https://www.readbyqxmd.com/read/27793506/diversity-inclusion-and-representation-it%C3%A2-is-time-to-act
#5
Johnson B Lightfoote, Curtiland Deville, Loralie D Ma, Karen M Winkfield, Katarzyna J Macura
Although the available pool of qualified underrepresented minority and women medical school graduates has expanded in recent decades, their representation in the radiological professions has improved only marginally. Recognizing this deficit in diversity, many professional medical societies, including the ACR, have incorporated these values as core elements of their missions and instituted programs that address previously identified barriers to a more diverse workforce. These barriers include insufficient exposure of underrepresented minorities and women to radiology and radiation oncology; misperception of these specialties as non-patient care and not community service; unconscious bias; and delayed preparation of candidates to compete successfully for residency positions...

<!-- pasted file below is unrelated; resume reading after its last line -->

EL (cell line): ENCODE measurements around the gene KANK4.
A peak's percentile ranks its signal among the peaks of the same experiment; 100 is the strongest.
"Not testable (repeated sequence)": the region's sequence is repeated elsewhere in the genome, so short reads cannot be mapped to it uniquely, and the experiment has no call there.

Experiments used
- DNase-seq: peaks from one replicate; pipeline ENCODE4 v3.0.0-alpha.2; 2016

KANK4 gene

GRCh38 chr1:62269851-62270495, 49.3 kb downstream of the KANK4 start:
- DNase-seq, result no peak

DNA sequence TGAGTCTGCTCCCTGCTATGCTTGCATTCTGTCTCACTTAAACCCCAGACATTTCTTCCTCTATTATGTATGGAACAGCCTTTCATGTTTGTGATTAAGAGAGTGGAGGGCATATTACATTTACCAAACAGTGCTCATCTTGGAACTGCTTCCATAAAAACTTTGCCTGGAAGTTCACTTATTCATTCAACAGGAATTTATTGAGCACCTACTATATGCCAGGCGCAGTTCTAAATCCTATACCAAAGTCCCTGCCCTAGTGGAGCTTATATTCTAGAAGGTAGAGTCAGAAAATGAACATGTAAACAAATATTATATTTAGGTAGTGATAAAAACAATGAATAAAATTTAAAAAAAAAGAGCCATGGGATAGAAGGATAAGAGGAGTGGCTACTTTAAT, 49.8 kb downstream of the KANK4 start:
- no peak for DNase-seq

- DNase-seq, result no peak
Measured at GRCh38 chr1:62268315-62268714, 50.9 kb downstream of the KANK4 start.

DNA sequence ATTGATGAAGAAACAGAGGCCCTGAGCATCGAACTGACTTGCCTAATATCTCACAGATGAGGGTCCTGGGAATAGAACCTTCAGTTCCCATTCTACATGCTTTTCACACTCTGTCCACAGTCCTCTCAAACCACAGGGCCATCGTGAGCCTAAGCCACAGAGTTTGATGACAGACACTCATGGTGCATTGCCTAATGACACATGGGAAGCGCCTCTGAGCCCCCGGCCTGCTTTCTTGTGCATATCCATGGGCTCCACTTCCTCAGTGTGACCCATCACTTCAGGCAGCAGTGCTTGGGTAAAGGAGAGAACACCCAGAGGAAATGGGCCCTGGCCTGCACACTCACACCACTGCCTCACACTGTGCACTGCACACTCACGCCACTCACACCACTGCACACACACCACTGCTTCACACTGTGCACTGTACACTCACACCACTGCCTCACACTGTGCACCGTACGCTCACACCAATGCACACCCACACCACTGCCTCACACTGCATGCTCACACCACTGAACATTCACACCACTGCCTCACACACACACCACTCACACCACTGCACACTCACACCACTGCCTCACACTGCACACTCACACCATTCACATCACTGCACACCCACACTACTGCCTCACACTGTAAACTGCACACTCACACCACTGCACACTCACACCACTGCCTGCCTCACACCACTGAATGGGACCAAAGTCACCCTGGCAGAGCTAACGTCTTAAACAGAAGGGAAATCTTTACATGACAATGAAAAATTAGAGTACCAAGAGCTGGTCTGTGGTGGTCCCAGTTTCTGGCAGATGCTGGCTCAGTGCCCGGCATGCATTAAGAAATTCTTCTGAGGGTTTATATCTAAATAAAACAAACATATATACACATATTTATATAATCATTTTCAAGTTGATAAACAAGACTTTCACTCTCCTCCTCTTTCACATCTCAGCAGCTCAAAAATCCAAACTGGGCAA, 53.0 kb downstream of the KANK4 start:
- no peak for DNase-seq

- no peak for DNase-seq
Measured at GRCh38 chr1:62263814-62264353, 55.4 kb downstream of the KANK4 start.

October 25, 2016: Journal of the American College of Radiology: JACR
https://www.readbyqxmd.com/read/27778303/will-the-conscious-subconscious-pacing-quagmire-help-elucidate-the-mechanisms-of-self-paced-exercise-new-opportunities-in-dual-process-theory-and-process-tracing-methods
#6
Dominic Micklewright, Sue Kegerreis, John Raglin, Florentina Hettinga